The sudden announcement that Adventist General Hospital was closing sent a shock wave through Walla Walla recently. An unwelcome reminder of the precariousness of our healthcare system and how vulnerable we are when systems fail. Walla Walla General Hospital was hardly what you could call a failure, having served eastern Washingtonians since 1899, which is why it can rattle to the core when pillars of the community like this fall. After 118 years, two world wars, the great depression, and a fluctuating local economy, even Walla Walla General could buckle and fold in the wake of an upside-down economy. What’s happening in Walla Walla’s healthcare industry may be only the precursor to what’s in store under the GOP health plan, should it pass. Which is why it’s so important to understand what’s at risk.
Rather than recap a full explanation of each part of the bill, especially as it begins to morph ever so slightly over the upcoming days and weeks, here’s a look at how losing the Affordable Care Act and major cuts to Medicaid could affect healthcare in Walla Walla and the surrounding eastern Washington counties, which groups are most at risk and what might need to prepare ourselves for in the upcoming years.
Benefits of Medicaid Expansion in Washington Since 2014:
- 790,000 Washingtonians Received Coverage Under ACA & Medicaid or Medicaid Expansion:
- 600,000 New Low-Income & Working-Class Washington Residents
- 190,000 New Enrollees Through Washington State Health Plan Finder
- 20,000 People Received Cancer Treatment
- 30,000 People Previously without Coverage Treated for Substance Abuse & Mental/Behavioral Disorders
- Uninsured Rates Dropped by 58%
- 51,000 New Jobs Created in the Health Care & Services Industry in Washington State
The impact of Medicaid Expansion Cuts In Washington State:
- Approximately 600,000 lower income people currently covered under Medicaid expansion stand to lose coverage, 80% of whom are working families.
- Due to the age-based addition to subsidy requirements (rather than income-based alone) under the Senate BCRA bill, approximately 100,000 people, mostly seniors will be forced to drop individual market health insurance plans due to lack of affordability.
- It will cost Washington State $351 million biannually to reinstate and fund former state programs currently covered under ACA.
Impact On Healthcare in Walla Walla Under BCRA:
- 30% of people are covered under Medicaid in Walla Walla, 12.5-15.2% under Medicaid expansion.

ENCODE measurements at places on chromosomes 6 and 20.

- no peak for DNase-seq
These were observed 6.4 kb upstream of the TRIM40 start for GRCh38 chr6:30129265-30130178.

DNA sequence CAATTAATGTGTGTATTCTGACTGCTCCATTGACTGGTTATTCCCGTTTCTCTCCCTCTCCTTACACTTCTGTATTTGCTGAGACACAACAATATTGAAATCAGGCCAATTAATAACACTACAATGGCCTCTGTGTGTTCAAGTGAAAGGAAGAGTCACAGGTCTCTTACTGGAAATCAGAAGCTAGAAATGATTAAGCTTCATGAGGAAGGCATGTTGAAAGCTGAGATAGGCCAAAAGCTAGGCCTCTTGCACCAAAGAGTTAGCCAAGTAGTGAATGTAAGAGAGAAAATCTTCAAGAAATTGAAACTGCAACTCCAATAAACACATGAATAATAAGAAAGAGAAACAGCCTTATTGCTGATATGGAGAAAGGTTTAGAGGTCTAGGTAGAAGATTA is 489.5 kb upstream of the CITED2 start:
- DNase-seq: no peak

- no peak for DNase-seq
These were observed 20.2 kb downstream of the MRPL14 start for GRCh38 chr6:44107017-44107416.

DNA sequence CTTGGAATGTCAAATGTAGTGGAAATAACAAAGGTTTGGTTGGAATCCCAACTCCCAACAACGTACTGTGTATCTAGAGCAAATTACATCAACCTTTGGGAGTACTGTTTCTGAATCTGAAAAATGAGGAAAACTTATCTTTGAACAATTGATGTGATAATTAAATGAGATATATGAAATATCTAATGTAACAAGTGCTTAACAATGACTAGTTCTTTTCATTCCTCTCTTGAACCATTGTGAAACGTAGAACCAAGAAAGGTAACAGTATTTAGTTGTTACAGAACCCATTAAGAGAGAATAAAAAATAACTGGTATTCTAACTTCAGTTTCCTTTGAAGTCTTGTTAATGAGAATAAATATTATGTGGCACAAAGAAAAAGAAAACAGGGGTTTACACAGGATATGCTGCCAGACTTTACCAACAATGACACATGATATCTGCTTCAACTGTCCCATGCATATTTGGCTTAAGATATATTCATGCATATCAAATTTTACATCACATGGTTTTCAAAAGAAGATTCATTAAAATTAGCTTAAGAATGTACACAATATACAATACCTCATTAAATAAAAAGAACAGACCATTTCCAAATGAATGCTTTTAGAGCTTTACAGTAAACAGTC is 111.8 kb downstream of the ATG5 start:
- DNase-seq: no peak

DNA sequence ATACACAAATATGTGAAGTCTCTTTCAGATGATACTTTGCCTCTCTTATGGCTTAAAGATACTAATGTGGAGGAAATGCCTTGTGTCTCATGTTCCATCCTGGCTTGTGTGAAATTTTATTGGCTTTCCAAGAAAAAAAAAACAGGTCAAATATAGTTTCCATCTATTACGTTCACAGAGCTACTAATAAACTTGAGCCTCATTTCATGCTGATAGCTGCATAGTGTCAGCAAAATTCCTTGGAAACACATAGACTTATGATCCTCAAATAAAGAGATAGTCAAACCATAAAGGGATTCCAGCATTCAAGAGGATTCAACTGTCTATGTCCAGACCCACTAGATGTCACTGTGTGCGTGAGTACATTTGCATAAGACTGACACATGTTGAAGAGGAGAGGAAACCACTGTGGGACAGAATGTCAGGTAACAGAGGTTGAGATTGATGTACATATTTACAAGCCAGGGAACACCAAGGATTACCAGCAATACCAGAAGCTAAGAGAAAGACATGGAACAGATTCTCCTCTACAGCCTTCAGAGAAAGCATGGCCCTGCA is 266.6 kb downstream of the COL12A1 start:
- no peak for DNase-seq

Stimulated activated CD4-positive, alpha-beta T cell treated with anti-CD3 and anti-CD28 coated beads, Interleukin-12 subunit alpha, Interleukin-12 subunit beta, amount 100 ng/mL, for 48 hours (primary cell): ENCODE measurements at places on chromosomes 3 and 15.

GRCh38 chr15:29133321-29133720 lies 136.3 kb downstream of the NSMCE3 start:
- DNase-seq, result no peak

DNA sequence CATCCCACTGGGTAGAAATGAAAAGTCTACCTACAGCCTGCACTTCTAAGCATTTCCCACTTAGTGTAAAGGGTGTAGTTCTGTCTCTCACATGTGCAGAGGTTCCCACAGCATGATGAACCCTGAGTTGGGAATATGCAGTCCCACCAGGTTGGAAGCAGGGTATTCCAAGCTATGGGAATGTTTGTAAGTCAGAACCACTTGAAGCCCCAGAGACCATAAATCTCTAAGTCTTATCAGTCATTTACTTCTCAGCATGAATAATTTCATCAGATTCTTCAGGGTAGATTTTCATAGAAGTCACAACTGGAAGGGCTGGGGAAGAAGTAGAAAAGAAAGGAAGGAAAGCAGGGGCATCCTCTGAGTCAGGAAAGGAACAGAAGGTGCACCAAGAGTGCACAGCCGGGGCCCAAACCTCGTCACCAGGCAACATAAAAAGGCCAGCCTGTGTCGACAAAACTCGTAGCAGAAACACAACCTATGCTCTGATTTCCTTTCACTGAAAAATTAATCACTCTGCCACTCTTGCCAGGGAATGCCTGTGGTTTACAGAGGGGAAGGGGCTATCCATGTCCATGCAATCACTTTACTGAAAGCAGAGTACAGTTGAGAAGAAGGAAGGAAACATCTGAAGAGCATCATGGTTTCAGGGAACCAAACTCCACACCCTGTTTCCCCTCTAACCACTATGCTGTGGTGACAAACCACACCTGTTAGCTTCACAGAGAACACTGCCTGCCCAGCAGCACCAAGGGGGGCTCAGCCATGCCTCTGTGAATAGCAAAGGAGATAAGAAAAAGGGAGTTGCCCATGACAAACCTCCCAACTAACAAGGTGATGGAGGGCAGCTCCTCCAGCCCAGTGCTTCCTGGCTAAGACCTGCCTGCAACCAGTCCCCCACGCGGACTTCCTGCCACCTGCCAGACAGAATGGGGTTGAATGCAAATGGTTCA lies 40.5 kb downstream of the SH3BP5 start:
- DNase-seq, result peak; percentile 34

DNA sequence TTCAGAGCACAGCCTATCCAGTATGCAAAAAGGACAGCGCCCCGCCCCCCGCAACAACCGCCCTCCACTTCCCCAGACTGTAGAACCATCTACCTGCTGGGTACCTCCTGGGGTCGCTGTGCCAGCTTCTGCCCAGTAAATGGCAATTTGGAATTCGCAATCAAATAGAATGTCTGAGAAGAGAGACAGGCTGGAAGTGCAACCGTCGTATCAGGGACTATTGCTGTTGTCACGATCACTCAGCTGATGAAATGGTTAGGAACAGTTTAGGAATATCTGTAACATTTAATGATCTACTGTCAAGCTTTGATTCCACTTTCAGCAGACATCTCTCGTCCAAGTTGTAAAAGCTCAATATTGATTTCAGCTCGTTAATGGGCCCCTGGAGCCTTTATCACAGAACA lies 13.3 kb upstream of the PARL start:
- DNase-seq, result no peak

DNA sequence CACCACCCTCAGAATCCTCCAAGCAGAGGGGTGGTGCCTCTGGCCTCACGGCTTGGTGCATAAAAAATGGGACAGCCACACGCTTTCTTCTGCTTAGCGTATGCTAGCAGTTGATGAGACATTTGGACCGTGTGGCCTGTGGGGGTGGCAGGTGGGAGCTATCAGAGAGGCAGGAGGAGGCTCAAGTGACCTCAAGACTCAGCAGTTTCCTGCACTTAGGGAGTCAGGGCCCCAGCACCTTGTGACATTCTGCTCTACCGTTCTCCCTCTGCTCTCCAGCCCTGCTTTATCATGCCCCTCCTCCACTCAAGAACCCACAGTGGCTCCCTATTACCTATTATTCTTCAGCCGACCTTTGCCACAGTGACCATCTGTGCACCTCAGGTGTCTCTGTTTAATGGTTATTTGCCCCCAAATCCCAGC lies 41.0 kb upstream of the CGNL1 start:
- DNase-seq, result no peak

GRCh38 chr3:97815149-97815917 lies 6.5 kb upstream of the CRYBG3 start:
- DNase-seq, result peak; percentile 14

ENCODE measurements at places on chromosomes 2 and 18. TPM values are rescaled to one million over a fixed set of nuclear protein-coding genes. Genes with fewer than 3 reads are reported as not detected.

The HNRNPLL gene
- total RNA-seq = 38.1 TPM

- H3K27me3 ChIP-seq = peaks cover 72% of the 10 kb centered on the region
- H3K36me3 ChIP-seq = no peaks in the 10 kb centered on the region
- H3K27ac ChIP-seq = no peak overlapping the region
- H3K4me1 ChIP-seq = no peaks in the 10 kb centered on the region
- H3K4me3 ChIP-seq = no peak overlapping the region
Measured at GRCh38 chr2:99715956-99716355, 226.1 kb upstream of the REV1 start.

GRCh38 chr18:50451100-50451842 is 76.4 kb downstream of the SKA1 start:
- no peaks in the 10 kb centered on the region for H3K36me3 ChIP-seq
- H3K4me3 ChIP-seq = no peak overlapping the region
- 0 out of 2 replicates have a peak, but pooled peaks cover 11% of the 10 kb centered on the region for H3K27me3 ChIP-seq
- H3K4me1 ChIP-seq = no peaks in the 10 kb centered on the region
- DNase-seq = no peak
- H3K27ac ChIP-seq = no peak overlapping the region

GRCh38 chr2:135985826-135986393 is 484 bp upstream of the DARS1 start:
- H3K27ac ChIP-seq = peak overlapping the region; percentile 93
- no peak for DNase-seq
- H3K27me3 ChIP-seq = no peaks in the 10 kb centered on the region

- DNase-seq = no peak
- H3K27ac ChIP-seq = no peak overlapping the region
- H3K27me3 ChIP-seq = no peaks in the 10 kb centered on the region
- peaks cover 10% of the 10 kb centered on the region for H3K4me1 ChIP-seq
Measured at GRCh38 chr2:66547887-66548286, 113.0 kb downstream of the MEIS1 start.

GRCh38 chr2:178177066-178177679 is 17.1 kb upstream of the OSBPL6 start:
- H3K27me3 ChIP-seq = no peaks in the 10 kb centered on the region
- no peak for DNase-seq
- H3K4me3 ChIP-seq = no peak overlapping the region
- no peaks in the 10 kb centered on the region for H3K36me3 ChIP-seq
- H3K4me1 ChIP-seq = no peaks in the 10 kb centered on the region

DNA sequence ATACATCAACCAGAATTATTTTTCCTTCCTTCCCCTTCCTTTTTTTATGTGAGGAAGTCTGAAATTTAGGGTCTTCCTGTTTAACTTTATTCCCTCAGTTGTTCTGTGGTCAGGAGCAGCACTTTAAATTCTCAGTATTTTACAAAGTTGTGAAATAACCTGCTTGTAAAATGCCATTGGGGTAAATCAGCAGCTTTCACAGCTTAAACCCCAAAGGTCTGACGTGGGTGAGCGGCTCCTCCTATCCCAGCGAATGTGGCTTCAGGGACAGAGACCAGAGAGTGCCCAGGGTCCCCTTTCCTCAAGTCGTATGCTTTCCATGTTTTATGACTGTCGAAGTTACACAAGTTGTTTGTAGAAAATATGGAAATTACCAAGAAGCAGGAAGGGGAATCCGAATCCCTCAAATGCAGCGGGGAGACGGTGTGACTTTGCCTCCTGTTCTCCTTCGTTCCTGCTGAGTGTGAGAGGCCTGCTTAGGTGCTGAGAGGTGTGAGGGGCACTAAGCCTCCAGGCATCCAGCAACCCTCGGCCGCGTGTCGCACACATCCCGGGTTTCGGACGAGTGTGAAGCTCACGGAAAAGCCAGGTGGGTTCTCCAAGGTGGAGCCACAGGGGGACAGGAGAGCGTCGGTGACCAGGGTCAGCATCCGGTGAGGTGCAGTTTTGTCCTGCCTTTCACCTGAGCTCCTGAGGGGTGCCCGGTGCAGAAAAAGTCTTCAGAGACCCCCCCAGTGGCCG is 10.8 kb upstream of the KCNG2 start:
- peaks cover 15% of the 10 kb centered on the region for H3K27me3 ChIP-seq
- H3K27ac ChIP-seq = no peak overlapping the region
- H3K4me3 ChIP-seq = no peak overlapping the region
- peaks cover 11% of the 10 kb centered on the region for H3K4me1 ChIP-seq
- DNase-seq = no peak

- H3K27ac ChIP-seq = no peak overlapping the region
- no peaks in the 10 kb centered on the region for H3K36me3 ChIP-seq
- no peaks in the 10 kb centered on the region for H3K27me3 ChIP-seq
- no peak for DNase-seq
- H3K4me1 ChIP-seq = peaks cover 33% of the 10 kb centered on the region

- 76% of low-income children are covered by Medicaid programs, including special education and speech pathology programs for kids with disabilities.
- In Washington State, approximately 24,000 veterans and their spouses stand to lose Medicaid coverage under the current Senate health care
- The Walla Walla VA’s new Medicaid/Care-Certified Veteran’s Home services 10 counties, 50,000 Veterans, and 20,000 seniors over 65.
- Many of these veterans and their spouses are low-income and subsidized under Medicaid.
- 64% of all nursing home residents use Medicaid
Healthcare/Social Service Jobs:
- Approximately 51,000 jobs created by Medicaid expansion in Washington state are at risk under the new Senate Healthcare bill.
- The 2nd Largest Industry in Walla Walla is Healthcare & Social Services in the private sector.
- In 2016, healthcare and social services made up about 16.1% of local jobs. That’s roughly 3362 jobs in health care alone.
- Walla Walla General/Adventist Health services closures put 439 full or part time health care professionals out of work, approximately 1/3 of what St. Mary’s/ Providence Healthcare currently employs (1,153 employees).
- Only around 50 Health Care-related job postings are listed through Providence currently, leaving many already out of work or underemployed.
Although precise statistic is hard to gauge, with statewide cuts to ACA/Medicaid expansion jobs, 80% less funding for Walla Walla’s Planned Parenthood services, Adventist Health/ general hospital closures, and an already existing shortage of primary care providers, the local workforce and patient resources for Walla Walla could be severely impacted.
These shortages would mean far fewer services available than in previous years and in addition to paying more for less health coverage, access to primary care would be even harder to find. And if you get sick, become disabled or grow old, have a baby, are a low-income worker, or underemployed, there may be little to no affordable or adequate access to care available at all.
There are more unpleasant surprises lurking in the Senate BCRA bill as well. These are just the highlights for those of us here in the easternmost part of Washington State. If you or someone you know will be negatively impacted by this health care bill, please call your congressional district representative (CD5), Republican Cathy McMorris Rodgers, and Washington state senators Maria Cantwell and Patty Murray today and tell them to vote No on this bill. Whatever problems may exist under the Affordable Care Act certainly aren’t worth risking the lives and health of 22 Million or more Americans, and locally we need to keep our health care industry robust, well-funded, and fully employed.
Letitia C. Page